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Thursday, January 5th, 2012
SNL

Saturday Night Live's One Season Wonders

Getting let go after just one season of Saturday Night Live can end a career before it even begins. When was the last time you heard from Dan Vitale or Beth Cahill? (I had to look up who they were too.) That being said, getting the axe doesn’t necessarily mean it’s the end of the world either. There are plenty of former cast members who went on to become big stars despite leaving after just one season (or less).

And hey, here they are right now!

Paul Schaffer (1979-80)
Schaffer started his SNL career back in the first season when he served as a member of the Saturday Night Live Band. In season 5 he was promoted to featured player, but lasted only 13 episodes. His short stint didn’t create any memorable characters, but he bares the distinction of being the first person in the show’s history to drop the f-bomb.

Since then: In 1982, Schaffer teamed up with a young David Letterman to serve as the musical director of Late Night with David Letterman and followed him to CBS for the Late Show in 1993. He still serves as the show’s musical director and has also guest hosted the show on a few occasions. Schaffer has also served as a musical director for the Rock and Roll Hall of Fame Induction Ceremony, the closing ceremony of the 1996 Olympics, and Friends. He even released a Grammy nominated album in 1989 titled Coast to Coast.

Gilbert Gottfried (1980-81)
Gottfried was a seldom used featured player during the show’s troublesome 6th season. He only appeared in 12 episodes.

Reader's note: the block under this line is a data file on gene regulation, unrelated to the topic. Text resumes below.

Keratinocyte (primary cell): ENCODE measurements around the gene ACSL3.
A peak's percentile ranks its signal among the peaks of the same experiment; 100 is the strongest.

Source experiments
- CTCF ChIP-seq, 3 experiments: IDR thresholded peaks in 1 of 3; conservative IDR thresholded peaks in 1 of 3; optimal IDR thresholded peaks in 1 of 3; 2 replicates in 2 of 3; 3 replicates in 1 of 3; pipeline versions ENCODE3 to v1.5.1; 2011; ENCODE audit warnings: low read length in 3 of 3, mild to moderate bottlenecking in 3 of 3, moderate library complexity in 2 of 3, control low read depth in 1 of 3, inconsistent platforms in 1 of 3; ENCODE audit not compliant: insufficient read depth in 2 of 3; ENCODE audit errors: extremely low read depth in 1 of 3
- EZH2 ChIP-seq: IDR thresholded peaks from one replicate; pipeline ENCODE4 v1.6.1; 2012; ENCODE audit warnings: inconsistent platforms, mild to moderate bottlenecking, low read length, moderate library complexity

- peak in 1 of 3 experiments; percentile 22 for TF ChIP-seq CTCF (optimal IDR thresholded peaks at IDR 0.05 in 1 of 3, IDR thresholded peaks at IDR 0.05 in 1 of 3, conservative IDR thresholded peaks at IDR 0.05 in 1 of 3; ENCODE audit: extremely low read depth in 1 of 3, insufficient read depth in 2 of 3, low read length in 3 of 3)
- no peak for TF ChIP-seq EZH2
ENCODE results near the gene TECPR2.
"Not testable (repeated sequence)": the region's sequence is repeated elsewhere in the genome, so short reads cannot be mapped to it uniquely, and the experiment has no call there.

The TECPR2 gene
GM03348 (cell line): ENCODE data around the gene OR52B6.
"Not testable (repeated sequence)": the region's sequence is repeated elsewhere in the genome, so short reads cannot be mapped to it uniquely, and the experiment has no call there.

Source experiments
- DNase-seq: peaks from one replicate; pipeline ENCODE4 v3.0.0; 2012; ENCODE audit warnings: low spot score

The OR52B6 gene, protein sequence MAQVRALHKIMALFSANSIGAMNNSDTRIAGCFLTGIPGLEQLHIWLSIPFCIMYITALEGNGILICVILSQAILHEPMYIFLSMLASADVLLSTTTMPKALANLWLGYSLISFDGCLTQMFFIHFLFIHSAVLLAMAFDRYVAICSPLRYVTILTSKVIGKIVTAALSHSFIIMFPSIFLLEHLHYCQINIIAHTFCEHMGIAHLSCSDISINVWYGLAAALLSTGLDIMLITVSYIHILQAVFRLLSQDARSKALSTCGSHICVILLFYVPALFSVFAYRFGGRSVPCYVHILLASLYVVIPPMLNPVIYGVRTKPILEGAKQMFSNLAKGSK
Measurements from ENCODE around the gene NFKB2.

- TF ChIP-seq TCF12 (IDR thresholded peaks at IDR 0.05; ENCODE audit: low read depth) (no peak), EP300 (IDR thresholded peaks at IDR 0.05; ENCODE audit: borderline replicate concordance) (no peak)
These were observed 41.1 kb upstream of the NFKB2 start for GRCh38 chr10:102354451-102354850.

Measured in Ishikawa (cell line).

Since then: You remember him from your childhood when he appeared as Iago in Aladdin. You also remember him as the voice of the Aflac duck before he has fired earlier this year for making controversial statements about the Japanese tsunami on Twitter. But mostly you remember him because of his voice. Gottfried has also had a successful standup career and was a regular on Hollywood Squares.

Larry David (1984-85)
David never appeared in front of the camera, but he did serve as a writer for one season. He didn’t have much success, only getting one sketch to air in his short time on the show. He quit his job midseason, but showed up a few days later, pretending the whole thing never happened. The incident would later inspire a Seinfeld plotline.

Since then: David co-created Seinfeld in 1989 and served as the show’s executive producer and left the show after the 7th season, but returned to pen the show’s finale. David also provided the voice of George Steinbrenner on the show. David currently stars in Curb Your Enthusiasm, which is in its 7th season. He also starred in Whatever Works as Woody Allen — I mean Boris.

Damon Wayans (1985-86)